Medical cannabis could kill cancer cells, according to scientists at The University of Newcastle, Australia

Bethan Rose Jenkins, Cannabis News Writer/Editorial

A joint collaboration between the University of Newcastle and Hunter Medical Research Institute have shown that medicinal cannabis when modified may reduce the growth of or even kill cancer cells. 

The scientists drew up their conclusions after investigating the use of medical cannabis as a cancer treatment; as opposed to a method of partial symptomatic relief. One of the most promising findings of the Australian study was that the plant managed to tackle cancer cell proliferation without harming any surrounding normal cells.

Cannabis containing high levels of the non-psychoactive cannabinoid CBD (cannabidiol) proves to be the most effective at treating patients with  leukaemia and paediatric brainstem glioma. Psychotropic THC (tetrahydrocannabinol) varieties were also put to the test, but CBD came out as the real cancer killer.

“The CBD variety looks to have greater efficacy, low toxicity and fewer side-effects, which potentially makes it an ideal complementary therapy to combine with other anti-cancer compounds,” wrote the researchers, who tested cannabis containing less than one percent THC; produced by biotech company Australian Natural Therapeutics Group (ANTG). 

Australian study on medical cannabis for cancer funded by acclaimed research institutes

This study on medical cannabis for cancer would not have been possible without funding from the ANTG and HMRI, of which was provided through the Sandi Rose Foundation.

“We are very pleased to see three years of collaboration with UON and HMRI deliver such exciting findings in the fight against cancer. ANTG remains committed to its patient-centric mission of understanding the massive therapeutic potential of medicinal cannabis,” said the CEO of Australian Natural Therapeutics Group, Matthew Cantelo. “We thank Matt Dun and the team for such encouraging insights into anti-cancer properties of our Australian grown CBD strain, Eve. We are looking forward to moving forward to the next stage of the study and continuing to develop effective, safe and consistent cannabis medicines for Australian patients.”

A specialist researcher from the University of Newcastle, Dr. Matt Dun was a Defeat DIPG Chadtough New Investigator (2020-2021), and National Health and Medical Research Council (NHMRC) Emerging Leadership Fellow (2020-2024).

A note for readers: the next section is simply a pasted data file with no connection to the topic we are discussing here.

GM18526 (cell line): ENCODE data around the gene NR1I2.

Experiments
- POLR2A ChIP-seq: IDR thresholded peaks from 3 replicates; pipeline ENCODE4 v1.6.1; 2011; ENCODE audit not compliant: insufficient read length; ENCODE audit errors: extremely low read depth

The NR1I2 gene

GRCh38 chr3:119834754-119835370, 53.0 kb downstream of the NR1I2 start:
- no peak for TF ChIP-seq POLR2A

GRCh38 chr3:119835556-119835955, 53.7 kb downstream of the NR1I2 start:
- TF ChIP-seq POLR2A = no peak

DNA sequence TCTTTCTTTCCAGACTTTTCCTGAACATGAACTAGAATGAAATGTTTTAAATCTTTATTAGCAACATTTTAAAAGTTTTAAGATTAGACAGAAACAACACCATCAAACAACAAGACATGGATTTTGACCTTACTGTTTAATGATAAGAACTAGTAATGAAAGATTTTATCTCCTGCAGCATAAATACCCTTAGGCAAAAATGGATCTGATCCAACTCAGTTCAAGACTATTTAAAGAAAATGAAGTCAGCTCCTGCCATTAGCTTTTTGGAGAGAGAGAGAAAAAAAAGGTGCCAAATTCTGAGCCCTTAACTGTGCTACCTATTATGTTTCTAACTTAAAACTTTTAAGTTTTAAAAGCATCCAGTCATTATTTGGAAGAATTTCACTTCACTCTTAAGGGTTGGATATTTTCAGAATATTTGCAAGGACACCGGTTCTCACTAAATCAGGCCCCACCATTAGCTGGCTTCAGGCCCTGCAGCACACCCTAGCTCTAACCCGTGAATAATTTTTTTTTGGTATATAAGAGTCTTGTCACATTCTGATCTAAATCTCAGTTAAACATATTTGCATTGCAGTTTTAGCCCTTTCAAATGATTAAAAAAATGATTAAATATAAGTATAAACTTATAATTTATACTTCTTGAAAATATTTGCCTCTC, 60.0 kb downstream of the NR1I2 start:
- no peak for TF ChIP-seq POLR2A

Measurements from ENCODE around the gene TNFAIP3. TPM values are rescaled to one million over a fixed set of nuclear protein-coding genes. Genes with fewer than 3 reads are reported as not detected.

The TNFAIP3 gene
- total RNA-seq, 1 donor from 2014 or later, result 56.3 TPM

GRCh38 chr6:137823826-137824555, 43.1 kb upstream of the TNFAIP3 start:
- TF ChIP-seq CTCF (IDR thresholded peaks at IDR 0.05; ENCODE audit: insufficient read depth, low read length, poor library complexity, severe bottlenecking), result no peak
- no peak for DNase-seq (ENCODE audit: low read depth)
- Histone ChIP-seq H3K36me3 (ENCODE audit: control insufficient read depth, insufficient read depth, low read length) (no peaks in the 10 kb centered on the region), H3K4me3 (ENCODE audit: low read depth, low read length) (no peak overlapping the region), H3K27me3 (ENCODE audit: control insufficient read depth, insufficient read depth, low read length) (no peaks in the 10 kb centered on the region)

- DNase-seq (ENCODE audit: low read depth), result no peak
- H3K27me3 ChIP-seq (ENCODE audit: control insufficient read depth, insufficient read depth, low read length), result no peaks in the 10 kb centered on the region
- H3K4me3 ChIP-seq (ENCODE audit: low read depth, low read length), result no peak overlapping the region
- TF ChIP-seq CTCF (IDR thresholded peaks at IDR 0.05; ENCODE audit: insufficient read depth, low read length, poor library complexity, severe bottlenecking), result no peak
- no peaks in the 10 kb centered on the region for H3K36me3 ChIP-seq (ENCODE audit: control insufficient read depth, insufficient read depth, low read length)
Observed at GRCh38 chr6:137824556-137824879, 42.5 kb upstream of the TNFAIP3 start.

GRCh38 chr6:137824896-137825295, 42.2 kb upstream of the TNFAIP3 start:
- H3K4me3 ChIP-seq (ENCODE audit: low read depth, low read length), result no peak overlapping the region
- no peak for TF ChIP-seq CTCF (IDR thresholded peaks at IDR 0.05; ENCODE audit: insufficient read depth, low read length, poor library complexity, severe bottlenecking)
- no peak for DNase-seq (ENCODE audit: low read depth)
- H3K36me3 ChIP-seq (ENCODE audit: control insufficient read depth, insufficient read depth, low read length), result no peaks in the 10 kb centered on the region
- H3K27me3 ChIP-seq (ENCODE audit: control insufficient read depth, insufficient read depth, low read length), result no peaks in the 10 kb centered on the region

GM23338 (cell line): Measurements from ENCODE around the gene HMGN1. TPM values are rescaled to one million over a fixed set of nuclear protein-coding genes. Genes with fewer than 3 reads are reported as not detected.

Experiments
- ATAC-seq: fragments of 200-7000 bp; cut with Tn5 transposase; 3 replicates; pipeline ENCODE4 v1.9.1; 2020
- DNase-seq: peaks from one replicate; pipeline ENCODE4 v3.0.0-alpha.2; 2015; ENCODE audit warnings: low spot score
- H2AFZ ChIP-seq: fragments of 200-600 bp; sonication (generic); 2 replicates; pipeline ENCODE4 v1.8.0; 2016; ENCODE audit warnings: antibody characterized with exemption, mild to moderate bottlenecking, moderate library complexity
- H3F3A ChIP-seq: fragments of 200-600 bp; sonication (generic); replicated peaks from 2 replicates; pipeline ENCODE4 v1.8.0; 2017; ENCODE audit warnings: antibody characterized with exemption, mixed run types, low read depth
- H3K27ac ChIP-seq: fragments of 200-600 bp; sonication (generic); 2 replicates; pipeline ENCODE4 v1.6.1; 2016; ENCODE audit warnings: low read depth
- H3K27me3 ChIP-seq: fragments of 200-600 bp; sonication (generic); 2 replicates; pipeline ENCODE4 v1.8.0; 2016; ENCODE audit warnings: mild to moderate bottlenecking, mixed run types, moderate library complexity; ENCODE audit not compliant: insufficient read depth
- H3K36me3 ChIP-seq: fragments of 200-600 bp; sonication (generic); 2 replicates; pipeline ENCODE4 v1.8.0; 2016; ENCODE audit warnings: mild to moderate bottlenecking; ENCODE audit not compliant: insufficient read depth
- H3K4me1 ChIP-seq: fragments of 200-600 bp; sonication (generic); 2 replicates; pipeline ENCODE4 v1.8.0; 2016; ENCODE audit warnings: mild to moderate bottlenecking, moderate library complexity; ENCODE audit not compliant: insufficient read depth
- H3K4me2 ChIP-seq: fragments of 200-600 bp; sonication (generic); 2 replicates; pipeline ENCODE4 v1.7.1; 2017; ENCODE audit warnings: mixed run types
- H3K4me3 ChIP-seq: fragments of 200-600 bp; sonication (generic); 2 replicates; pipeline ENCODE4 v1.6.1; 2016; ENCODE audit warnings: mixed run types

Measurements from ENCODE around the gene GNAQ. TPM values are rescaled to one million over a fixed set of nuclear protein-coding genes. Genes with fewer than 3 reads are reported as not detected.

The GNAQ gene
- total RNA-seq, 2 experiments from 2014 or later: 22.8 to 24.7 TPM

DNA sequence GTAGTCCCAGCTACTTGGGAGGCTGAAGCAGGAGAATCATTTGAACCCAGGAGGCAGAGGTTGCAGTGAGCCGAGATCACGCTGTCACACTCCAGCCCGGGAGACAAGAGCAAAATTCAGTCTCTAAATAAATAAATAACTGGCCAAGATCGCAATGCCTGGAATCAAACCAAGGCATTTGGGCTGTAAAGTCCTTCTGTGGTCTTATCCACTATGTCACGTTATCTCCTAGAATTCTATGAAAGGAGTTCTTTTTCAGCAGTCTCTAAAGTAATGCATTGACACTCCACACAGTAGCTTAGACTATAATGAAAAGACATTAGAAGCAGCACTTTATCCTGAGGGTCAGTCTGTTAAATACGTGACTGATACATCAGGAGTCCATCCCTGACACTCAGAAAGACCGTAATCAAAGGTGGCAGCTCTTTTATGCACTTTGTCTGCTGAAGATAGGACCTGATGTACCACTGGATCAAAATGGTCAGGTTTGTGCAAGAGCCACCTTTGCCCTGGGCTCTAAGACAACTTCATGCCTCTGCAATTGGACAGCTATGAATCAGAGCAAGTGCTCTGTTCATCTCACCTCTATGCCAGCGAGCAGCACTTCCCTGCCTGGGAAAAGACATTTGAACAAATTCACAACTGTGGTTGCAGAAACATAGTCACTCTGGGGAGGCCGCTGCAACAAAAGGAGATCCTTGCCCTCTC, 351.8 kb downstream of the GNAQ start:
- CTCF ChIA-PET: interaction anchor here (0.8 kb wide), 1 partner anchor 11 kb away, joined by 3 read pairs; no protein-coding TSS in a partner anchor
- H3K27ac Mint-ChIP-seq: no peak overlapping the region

Medical cannabis treatments could improve quality of life for cancer patients

Researchers partook in this study on medical cannabis for cancer alongside expert Dr. Matt Dun. The plant sourced from ANTG named “Eve” is a low-THC variety enriched with high levels of CBD.

“ANTG wanted me to test it against cancer, so we initially used leukaemia cells and were really surprised by how sensitive they were. At the same time, the cannabis didn’t kill normal bone marrow cells, nor normal healthy neutrophils [white blood cells],” said Dr. Dun. “We then realized there was a cancer-selective mechanism involved, and we’ve spent the past couple of years trying to find the answer,” he added. The trial’s findings were unveiled in the international journal Cancers. In addition to this, Dr Dun and his team of researchers also delved into  a literature review of over 150 academic papers that explored two of the cannabis plant’s primary cannabinoids THC (tetrahydrocannabinol) and CBD (cannabidiol) and their potential anti-cancer effects, side effects and health advantages for consumers.

Dr. Dun noted how numerous global trials into cannabis formulations are ongoing, but treatment options are stifled by the fact that THC-containing medications may result in a patient being told he or she cannot drive or operate heavy machinery afterwards. Moreover, many doctors are against prescribing children with mind-altering substances like THC.

“We need to understand the mechanism so we can find ways to add other drugs that amplify the effect, and week by week we’re getting more clues. It’s really exciting and important if we want to move this into a therapeutic,” Dr Dun explains, adding that his team are optimistic their work will help banish the “stigma behind prescribing cannabis, particularly varieties that have minimal side-effects, especially if used in combination with current standard-of-care therapies and radiotherapy.” 

However, until this time, he advises patients to continue reaching out to their normal medical practitioner. The next phase of this Australian study on medical cannabis for cancer will focus on what affects the sensitivity of cancer cells.